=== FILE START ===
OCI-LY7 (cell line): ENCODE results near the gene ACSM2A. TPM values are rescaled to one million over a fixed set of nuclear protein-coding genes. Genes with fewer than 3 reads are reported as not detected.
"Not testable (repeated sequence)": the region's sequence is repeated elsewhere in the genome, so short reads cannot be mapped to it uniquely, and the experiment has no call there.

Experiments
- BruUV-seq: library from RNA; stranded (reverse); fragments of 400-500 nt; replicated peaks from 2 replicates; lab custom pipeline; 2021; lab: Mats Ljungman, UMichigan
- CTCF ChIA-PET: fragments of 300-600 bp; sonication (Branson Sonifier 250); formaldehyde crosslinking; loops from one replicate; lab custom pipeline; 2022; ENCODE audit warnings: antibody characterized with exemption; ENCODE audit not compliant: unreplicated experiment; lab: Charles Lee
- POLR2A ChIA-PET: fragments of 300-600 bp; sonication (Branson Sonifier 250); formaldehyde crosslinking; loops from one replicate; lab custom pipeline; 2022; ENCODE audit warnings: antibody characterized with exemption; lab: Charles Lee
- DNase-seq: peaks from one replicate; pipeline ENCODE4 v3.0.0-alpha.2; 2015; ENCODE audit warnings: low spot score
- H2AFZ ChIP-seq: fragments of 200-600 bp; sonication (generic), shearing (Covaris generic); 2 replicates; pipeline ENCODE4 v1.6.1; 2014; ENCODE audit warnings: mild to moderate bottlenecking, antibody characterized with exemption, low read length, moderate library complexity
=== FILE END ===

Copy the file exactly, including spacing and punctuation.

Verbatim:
OCI-LY7 (cell line): ENCODE results near the gene ACSM2A. TPM values are rescaled to one million over a fixed set of nuclear protein-coding genes. Genes with fewer than 3 reads are reported as not detected.
"Not testable (repeated sequence)": the region's sequence is repeated elsewhere in the genome, so short reads cannot be mapped to it uniquely, and the experiment has no call there.

Experiments
- BruUV-seq: library from RNA; stranded (reverse); fragments of 400-500 nt; replicated peaks from 2 replicates; lab custom pipeline; 2021; lab: Mats Ljungman, UMichigan
- CTCF ChIA-PET: fragments of 300-600 bp; sonication (Branson Sonifier 250); formaldehyde crosslinking; loops from one replicate; lab custom pipeline; 2022; ENCODE audit warnings: antibody characterized with exemption; ENCODE audit not compliant: unreplicated experiment; lab: Charles Lee
- POLR2A ChIA-PET: fragments of 300-600 bp; sonication (Branson Sonifier 250); formaldehyde crosslinking; loops from one replicate; lab custom pipeline; 2022; ENCODE audit warnings: antibody characterized with exemption; lab: Charles Lee
- DNase-seq: peaks from one replicate; pipeline ENCODE4 v3.0.0-alpha.2; 2015; ENCODE audit warnings: low spot score
- H2AFZ ChIP-seq: fragments of 200-600 bp; sonication (generic), shearing (Covaris generic); 2 replicates; pipeline ENCODE4 v1.6.1; 2014; ENCODE audit warnings: mild to moderate bottlenecking, antibody characterized with exemption, low read length, moderate library complexity